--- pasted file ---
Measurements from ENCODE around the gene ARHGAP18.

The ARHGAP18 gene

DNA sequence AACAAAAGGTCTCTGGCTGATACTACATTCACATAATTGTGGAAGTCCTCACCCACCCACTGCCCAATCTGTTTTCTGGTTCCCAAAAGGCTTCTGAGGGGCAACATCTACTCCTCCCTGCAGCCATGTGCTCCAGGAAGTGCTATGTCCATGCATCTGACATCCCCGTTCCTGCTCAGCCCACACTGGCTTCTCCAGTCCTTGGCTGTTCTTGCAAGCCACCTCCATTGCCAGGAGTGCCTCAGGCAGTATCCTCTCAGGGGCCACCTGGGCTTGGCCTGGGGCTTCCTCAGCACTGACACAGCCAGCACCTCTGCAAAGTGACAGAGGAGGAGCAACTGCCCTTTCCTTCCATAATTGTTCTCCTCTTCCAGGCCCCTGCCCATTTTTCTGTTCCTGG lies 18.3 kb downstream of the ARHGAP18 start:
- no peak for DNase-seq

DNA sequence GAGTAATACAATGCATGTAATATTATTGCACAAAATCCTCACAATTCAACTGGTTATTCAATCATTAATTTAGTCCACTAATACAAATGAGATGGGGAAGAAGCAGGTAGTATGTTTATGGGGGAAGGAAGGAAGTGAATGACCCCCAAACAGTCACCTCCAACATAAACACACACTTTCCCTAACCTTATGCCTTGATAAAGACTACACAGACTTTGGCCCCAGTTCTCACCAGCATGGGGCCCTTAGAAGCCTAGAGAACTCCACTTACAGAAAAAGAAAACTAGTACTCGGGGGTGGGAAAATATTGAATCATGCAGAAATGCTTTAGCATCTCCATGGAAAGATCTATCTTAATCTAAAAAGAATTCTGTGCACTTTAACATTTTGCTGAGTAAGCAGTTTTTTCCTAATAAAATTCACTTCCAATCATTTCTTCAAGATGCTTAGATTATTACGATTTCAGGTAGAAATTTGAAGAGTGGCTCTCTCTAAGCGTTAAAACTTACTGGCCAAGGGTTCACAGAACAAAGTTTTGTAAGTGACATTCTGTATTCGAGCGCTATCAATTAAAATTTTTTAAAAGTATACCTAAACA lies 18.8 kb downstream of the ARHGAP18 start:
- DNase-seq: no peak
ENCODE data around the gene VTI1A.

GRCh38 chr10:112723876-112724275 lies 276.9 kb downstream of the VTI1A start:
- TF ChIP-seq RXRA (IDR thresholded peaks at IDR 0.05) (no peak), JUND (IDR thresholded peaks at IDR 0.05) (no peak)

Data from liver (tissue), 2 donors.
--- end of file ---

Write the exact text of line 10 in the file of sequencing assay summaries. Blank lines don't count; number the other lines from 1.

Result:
Data from liver (tissue), 2 donors.